West Sussex Council’s substance misuse service has set up a dedicated family team to help ensure the needs of children whose parents are under the care of the team are properly catered for.
The service has also developed a close relationship with local NHS services working with pregnant women and new parents.
Drug and alcohol misuse is a factor in a significant number of children in need and child protection cases with research suggesting it is linked to up to 70 per cent of care proceedings.
Overall an estimated third of all adults in drug treatment have childcare responsibilities. For some, this encourages them to seek treatment – and means that treatment is more likely to be successful.However, substance misuse services need to make sure children in these situations are not at risk of neglect or are not taking on inappropriate caring roles.
Like many areas, West Sussex Council’s substance misuse service follows safeguarding children policy, which requires home visits when there are children living in a service user’s home.
Priority is given to households with under fiveyear-olds, where the service user is pregnant or where there are children with disability or other vulnerabilities.
The policy also covers safe storage of medication and where very young children are present the team aims to prescribe buprenorphine rather than methadone.
But the West Sussex Council service – run by Change Grow Live – has gone further than this. Last year it signed a joint working protocol with the two hospital trusts and three CCGs in the areas, covering the perinatal period – pregnancy and the first year of the baby’s life.
It means there are clear criteria regarding referrals and information sharing and joint strategy and operational meetings.
The dedicated family team is core to much of the work that West Sussex does on safeguarding.
There are three family workers, each with responsibility for a third of West Sussex. They are there to offer advice and support to the rest of the substance misuse service and can carry out home visits and help with the needs assessment.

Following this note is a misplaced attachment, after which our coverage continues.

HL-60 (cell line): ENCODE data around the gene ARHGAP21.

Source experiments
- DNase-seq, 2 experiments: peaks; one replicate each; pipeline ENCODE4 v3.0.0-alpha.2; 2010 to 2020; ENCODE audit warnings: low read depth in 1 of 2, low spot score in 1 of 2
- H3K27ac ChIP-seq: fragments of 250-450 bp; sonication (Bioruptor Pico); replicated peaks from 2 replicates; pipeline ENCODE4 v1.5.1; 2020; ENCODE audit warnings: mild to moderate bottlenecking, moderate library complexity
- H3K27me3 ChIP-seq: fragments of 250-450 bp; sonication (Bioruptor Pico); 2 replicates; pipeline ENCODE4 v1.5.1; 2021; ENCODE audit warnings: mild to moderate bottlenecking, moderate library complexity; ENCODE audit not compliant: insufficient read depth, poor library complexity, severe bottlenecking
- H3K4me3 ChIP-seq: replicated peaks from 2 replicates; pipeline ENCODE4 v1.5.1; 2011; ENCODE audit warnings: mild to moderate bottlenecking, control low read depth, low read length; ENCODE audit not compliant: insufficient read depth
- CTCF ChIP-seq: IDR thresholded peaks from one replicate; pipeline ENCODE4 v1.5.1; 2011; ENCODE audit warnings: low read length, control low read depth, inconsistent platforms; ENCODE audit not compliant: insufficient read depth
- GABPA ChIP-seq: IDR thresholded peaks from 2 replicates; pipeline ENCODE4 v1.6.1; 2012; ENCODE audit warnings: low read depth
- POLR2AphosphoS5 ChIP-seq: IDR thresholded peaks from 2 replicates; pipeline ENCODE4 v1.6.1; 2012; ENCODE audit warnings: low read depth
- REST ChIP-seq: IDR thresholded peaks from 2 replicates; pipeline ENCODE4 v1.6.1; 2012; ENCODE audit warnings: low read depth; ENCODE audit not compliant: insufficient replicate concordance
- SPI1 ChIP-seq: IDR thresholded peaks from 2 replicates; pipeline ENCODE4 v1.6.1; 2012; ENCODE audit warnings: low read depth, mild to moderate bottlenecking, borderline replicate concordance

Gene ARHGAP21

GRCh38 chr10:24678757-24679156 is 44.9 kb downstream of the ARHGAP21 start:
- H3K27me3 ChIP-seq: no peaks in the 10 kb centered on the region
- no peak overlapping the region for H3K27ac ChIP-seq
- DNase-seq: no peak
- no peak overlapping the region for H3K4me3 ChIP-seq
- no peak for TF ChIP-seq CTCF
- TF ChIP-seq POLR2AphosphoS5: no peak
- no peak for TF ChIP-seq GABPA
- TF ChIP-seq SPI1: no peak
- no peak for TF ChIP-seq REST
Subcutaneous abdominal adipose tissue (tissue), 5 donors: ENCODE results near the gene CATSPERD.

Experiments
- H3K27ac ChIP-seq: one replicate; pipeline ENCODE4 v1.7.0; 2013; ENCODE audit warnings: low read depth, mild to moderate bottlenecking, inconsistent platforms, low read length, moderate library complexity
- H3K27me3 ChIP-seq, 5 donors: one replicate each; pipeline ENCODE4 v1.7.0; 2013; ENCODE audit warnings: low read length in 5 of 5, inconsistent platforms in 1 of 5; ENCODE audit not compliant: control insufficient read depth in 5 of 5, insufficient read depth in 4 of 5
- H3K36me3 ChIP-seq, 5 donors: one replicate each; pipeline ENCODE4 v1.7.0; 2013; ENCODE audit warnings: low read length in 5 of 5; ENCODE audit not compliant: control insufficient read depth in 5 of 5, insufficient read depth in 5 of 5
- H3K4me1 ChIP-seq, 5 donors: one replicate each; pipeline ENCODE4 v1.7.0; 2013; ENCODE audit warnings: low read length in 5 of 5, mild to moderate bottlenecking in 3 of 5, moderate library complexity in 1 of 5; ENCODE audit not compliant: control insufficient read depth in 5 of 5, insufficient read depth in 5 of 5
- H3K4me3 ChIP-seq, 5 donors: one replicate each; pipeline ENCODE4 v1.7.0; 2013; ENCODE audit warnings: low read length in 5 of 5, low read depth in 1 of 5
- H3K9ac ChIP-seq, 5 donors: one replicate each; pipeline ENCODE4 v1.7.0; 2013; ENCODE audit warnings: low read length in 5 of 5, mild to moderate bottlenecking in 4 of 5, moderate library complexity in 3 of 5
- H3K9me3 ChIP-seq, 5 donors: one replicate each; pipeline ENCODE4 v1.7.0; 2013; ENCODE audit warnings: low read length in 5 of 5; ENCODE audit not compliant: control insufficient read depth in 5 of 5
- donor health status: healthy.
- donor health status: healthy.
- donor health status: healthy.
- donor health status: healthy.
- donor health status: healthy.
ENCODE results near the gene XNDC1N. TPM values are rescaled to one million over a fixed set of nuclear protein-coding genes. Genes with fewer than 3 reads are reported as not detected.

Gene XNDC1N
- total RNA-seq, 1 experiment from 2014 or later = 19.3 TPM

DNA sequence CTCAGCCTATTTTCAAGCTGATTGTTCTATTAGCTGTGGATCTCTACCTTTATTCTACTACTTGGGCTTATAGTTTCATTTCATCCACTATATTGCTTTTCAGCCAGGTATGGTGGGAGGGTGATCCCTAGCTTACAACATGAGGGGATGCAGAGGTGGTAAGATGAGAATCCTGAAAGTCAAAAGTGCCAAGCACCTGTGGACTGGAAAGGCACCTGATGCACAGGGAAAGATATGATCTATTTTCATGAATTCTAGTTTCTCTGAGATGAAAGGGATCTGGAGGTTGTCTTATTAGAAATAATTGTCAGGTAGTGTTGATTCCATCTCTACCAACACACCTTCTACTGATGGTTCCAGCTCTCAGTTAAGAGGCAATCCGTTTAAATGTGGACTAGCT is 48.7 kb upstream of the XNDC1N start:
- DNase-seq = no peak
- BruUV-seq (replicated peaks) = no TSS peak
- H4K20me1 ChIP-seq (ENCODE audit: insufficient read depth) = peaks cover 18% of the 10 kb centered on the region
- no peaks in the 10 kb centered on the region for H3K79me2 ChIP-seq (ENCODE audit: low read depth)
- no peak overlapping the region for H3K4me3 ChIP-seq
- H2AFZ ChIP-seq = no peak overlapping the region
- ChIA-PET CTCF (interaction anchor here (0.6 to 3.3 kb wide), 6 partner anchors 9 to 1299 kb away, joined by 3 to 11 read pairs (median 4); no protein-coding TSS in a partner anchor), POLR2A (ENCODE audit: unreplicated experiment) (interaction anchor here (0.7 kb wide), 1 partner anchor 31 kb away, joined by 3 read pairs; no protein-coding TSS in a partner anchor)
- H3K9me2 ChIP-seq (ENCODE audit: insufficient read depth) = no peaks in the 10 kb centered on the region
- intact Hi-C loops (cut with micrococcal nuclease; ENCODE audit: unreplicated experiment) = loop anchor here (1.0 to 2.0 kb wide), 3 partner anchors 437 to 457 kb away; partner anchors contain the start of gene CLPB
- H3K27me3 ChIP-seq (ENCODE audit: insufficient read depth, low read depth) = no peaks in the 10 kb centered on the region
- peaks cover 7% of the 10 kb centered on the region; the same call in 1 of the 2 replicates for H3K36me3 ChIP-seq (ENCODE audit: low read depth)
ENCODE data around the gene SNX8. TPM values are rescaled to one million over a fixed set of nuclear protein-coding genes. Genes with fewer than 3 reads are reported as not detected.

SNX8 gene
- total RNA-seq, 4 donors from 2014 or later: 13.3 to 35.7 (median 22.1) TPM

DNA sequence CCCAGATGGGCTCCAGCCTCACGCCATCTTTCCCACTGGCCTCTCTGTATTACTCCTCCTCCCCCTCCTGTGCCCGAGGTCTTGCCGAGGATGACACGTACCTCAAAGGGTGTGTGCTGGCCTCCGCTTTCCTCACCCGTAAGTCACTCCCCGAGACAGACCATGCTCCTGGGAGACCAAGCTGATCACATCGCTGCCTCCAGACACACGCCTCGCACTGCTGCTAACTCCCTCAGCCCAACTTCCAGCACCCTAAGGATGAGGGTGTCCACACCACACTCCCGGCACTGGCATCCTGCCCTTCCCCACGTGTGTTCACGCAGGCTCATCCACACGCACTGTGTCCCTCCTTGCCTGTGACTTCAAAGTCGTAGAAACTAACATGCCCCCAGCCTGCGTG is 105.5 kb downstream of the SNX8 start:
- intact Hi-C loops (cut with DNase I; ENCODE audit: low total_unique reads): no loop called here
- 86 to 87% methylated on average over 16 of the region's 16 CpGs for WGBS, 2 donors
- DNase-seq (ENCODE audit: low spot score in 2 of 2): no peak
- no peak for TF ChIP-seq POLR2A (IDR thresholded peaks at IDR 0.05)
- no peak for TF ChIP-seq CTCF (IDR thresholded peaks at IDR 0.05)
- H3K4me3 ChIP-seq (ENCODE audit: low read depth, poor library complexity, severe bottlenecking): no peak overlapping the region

For the most complex clients, they also take responsibility for co-ordinating their care. Impact The family team hold approximately 40 complex cases between them. This number allows them to be able to have more time to liaise with other professionals – and ensure the right support is given.
Kelly Pierce, the Consultant Midwife in Public Health for West Sussex, said the work that had been done meant maternity and drug and alcohol services were “closely aligned” and as a result the pathway between the two was “robust and smooth” and did not leave pregnant women feeling stigmatised if the needed help.
“That is essential as thresholds for using substances are considerably different in pregnancy due to the risk to the unborn baby,” she added.
There are other examples of the benefit this expertise and close working relationship brings.
For example, children are welcomed to attend treatment services, with careful consideration taken of other potentially volatile service users.
The family team is also in a position where it can train older children in how to administer the anti-overdose drug Naloxone under certain agreed procedures.
In one recent case a young person was given training, at their request, as they had previously needed to call an ambulance for their mother following her experiencing an overdose.
The family team was set up two years ago, but the way it works has changed over time.
Initially it did not do the case holding. Instead, the team was solely there to support the rest of the service.
Katherine Wadbrook, who manages the family team, said: “The case-holding came later. We developed that side of it.
“Two of the three members of the family team are social worker trained so it seemed the right use of skills and experience to get them doing the most complex cases.
“They might take on clients who are pregnant or where there are lots of children. They tend to have smaller caseloads and can spend more time on these cases where appropriate.”
How the approach is being sustained
As a result of having experienced staff working on child protection issues - as the family team does - the substance misuse team has been invited on to the local MultiAgency Safeguarding Hub (MASH).
Just one member of the team has been trained to sit on the MASH, but in the future Ms Wadbrook wants to get the other two members trained to share the workload and responsibility.
Rachel Tandy, the council’s Early Help MASH Manager, said there was a number of positives to having the substance misuse team represented. “It enables vital information to be requested and supplied in a timely manner.
“The information is part of wider picture so all factors can be considered and help to form part of the decision making.
“In addition, it enables case consultation about the support that can be offered not only to adult but to children and young people if this would be appropriate.”
Katherine Wadbrook Service manager West Sussex Young Persons and Families Services email@example.com